Key ESG news : 2020

Have a look at the 2020 Key Governance News related to Sustainability.

Hong Kong Exchanges chair says directors must take lead on sustainability

Laura Cha, chairwoman of Hong Kong Exchanges and Clearing and a member of the territory’s executive council, says that with environmental, social responsibility and governance issues now seen as critical to business success, boards must drive companies' sustainability agenda. She says that while policy-makers and regulators can demand change, directors should play a leading role because they possess the deepest understanding of the businesses' goals and motivations and of the culture of their operating markets, as well as being the primary monitors of risk and guardians of long-term enterprise value.

Best source: World Economic Forum

UK proposes rule on climate risk disclosure for pension schemes

The UK government is proposing that defined contribution pension schemes must disclose how they take account of the impact of climate change on their investments, and that they should report annually on their response. The rules would require greater detail on the impact on investments of various scenarios, such as a 2ºC average global increase in temperatures. Pension schemes would also have to disclose governance procedures for managing climate risks and their holdings in carbon-intensive companies.

Best source: Financial Times (subscription required)

See also: Wall Street Journal (subscription required)

See also: Investment & Pensions Europe

Hong Kong exchange orders stricter ESG reporting

The Hong Kong Stock Exchange will introduce stricter environmental, social responsibility and governance reporting requirements for quoted companies from July 1. The measures, which make boards of directors responsible for ESG issues, require all companies to set out the impact of climate change on their business and publish policies for mitigation.

Best source: International Investment

ESG investors say coronavirus response is test of corporate responsibility

CEO Martin Whittaker of Just Capital, which ranks US corporate groups on their fairness to all their stakeholders, says the response by companies to the coronavirus pandemic will prove an acid test of their social responsibility and commitment to stakeholder capitalism. Microsoft, Alphabet and other tech companies that feature in ESG portfolios are committed to paying staff in full, even if they are unable to work or are on reduced hours, but Amazon’s Whole Foods supermarket chain has been criticised after CEO John Mackey asked staff to offer unused sick leave to colleagues in isolation or who are infected. Airlines including Virgin Atlantic, British Airways, Norwegian and SAS have been criticised for making staff redundant while asking for government bailouts, and for the relatively small pay cuts senior management have accepted. Michael Lewis, head of ESG thematic research at Deutsche Bank's investment subsidiary DWS, says the pandemic has highlighted that the social responsibility element of ESG represents a reputational risk that up to now has been overshadowed by environmental and climate issues.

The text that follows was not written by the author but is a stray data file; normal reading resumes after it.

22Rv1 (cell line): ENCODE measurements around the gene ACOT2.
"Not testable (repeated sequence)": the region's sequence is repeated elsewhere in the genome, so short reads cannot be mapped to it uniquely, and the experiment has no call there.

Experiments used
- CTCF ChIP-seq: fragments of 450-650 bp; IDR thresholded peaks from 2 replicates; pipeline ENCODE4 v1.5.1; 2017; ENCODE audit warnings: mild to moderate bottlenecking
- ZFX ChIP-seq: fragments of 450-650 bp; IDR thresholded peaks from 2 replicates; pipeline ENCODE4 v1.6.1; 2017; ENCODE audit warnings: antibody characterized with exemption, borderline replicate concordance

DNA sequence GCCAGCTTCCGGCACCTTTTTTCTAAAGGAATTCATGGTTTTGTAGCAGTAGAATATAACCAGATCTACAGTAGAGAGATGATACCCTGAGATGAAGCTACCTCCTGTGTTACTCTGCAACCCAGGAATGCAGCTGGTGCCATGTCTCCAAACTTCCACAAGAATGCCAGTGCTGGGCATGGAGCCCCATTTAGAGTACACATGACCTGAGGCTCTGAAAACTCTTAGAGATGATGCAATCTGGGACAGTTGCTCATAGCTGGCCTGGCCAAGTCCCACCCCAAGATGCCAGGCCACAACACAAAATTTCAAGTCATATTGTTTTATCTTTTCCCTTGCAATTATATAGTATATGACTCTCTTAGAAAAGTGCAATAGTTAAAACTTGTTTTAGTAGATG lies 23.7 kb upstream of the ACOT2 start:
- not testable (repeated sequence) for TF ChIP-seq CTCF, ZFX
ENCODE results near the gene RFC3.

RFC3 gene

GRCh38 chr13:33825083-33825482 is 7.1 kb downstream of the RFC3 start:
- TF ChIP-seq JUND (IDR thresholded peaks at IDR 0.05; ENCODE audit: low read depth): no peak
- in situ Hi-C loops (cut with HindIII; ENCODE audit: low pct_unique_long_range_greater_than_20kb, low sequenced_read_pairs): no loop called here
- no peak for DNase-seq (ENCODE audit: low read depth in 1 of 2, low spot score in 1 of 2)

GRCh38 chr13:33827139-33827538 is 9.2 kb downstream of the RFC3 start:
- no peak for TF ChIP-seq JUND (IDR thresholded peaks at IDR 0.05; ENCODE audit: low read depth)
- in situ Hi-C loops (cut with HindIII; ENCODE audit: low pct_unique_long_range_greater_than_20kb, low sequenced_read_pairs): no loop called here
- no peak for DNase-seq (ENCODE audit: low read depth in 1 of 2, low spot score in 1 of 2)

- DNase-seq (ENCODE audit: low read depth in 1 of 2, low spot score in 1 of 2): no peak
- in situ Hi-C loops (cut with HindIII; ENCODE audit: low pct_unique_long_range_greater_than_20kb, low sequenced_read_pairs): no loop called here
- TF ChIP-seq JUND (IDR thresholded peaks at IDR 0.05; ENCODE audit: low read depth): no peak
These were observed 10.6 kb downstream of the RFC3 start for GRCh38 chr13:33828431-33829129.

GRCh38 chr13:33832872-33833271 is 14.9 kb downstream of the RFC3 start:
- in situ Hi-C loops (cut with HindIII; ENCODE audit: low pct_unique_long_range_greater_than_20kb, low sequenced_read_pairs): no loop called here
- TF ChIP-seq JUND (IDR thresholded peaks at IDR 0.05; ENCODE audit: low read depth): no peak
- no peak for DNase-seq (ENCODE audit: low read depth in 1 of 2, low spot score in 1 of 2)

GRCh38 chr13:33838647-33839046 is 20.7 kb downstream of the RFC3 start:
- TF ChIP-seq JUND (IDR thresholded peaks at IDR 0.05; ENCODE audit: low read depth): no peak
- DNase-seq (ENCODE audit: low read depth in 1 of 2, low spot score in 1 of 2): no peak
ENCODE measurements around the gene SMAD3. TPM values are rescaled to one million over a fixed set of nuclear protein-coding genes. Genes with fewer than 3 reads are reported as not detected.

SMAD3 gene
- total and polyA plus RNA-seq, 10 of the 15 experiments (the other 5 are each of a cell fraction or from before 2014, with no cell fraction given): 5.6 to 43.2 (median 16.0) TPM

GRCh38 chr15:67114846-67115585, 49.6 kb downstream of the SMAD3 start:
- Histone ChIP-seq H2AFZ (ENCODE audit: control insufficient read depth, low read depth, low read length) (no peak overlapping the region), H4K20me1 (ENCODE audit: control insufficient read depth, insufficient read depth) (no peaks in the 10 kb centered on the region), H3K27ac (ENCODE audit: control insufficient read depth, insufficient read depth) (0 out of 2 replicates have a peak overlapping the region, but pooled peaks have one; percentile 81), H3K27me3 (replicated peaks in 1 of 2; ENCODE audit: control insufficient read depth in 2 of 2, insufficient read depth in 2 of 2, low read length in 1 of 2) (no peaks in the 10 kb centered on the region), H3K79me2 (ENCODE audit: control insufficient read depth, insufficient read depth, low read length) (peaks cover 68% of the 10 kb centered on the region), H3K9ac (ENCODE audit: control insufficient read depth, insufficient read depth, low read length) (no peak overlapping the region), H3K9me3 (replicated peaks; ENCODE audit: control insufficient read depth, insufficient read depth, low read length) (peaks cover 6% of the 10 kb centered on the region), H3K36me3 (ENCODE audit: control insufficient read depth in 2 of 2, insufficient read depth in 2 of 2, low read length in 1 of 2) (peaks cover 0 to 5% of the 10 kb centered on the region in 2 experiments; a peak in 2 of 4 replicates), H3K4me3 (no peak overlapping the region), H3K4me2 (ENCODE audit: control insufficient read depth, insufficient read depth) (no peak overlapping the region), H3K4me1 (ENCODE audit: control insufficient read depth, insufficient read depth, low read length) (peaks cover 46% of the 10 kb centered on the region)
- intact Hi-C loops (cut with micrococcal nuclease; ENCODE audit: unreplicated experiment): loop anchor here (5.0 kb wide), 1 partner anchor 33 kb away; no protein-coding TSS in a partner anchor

Best source: Financial Times (subscription required)

UK regulator consults on climate change disclosure requirements for listed issuers 

The Financial Conduct Authority is consulting on proposals to require UK premium listed issuers to declare whether they comply with the recommendations of the Financial Stability Board’s Taskforce on Climate-related Financial Disclosures or explain why they are not following the guidance. The change would affect listed issuers as well as other entities with securities admitted to trading on regulated markets, and those covered by the EU's Market Abuse Regulation and Prospectus Regulation. The task force, headed by Bank of England governor Mark Carney and Michael Bloomberg, says companies should disclose oversight of risks, scenarios for coping with various temperatures, risk management processes and progress in meeting targets.

Best source: Financial Times (subscription required)

See also: Financial Conduct Authority

European Commission to require bailed-out companies to report on environmental goals

The European Commission has indicated it will not impose environmental or sustainability requirements for state aid bail-outs during the Covid-19 pandemic. The Commission has approved national schemes with a value exceeding €1.9trn from countries including Greece, Poland, Portugal, Sweden, Germany, France, Italy, the UK and the Netherlands. However, competition commissioner Margrethe Vestager says companies will have to report on the uses to which they put aid funds, and report on their adherence to environmental and digital transition goals.

Best source: Euractiv

See also: Bloomberg (subscription required)

BlackRock criticised in Australia for failing to back environmental AGM motions

The Australasian Centre for Corporate Responsibility’s executive director, Brynn O’Brien, has accused BlackRock of hypocrisy for not backing shareholder resolutions on environmental standards at Australian oil companies Woodside Energy and Santos. The advocacy group filed resolutions calling on the companies to set targets aligned to the Paris Agreement, believing BlackRock CEO Larry Fink’s promise that the investment manager would place sustainability at the centre of its investment process. BlackRock did not support the motion, although 43% of Santos shareholders and more than half of Woodside investors did.

Best source: Financial Times (subscription required)